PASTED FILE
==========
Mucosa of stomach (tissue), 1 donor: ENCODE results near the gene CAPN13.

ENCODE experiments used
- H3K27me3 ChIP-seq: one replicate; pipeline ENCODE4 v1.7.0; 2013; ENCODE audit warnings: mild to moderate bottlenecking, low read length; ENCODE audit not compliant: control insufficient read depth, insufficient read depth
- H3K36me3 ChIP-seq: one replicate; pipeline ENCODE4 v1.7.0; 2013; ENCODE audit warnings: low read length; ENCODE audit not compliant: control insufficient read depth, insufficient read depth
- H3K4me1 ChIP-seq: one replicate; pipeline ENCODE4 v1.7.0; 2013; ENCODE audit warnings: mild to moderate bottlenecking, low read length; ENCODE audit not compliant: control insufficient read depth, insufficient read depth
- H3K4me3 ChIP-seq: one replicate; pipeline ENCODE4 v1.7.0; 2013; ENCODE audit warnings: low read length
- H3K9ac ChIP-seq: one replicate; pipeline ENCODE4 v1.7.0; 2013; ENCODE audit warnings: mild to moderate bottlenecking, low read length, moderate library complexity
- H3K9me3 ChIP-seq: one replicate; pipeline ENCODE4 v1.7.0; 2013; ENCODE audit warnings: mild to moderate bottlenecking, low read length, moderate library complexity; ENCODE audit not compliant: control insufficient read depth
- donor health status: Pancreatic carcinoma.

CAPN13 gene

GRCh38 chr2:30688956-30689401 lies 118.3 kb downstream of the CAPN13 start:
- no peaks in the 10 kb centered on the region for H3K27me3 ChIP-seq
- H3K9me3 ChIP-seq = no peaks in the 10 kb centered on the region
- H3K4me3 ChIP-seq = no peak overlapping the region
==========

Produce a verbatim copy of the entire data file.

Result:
Mucosa of stomach (tissue), 1 donor: ENCODE results near the gene CAPN13.

ENCODE experiments used
- H3K27me3 ChIP-seq: one replicate; pipeline ENCODE4 v1.7.0; 2013; ENCODE audit warnings: mild to moderate bottlenecking, low read length; ENCODE audit not compliant: control insufficient read depth, insufficient read depth
- H3K36me3 ChIP-seq: one replicate; pipeline ENCODE4 v1.7.0; 2013; ENCODE audit warnings: low read length; ENCODE audit not compliant: control insufficient read depth, insufficient read depth
- H3K4me1 ChIP-seq: one replicate; pipeline ENCODE4 v1.7.0; 2013; ENCODE audit warnings: mild to moderate bottlenecking, low read length; ENCODE audit not compliant: control insufficient read depth, insufficient read depth
- H3K4me3 ChIP-seq: one replicate; pipeline ENCODE4 v1.7.0; 2013; ENCODE audit warnings: low read length
- H3K9ac ChIP-seq: one replicate; pipeline ENCODE4 v1.7.0; 2013; ENCODE audit warnings: mild to moderate bottlenecking, low read length, moderate library complexity
- H3K9me3 ChIP-seq: one replicate; pipeline ENCODE4 v1.7.0; 2013; ENCODE audit warnings: mild to moderate bottlenecking, low read length, moderate library complexity; ENCODE audit not compliant: control insufficient read depth
- donor health status: Pancreatic carcinoma.

CAPN13 gene

GRCh38 chr2:30688956-30689401 lies 118.3 kb downstream of the CAPN13 start:
- no peaks in the 10 kb centered on the region for H3K27me3 ChIP-seq
- H3K9me3 ChIP-seq = no peaks in the 10 kb centered on the region
- H3K4me3 ChIP-seq = no peak overlapping the region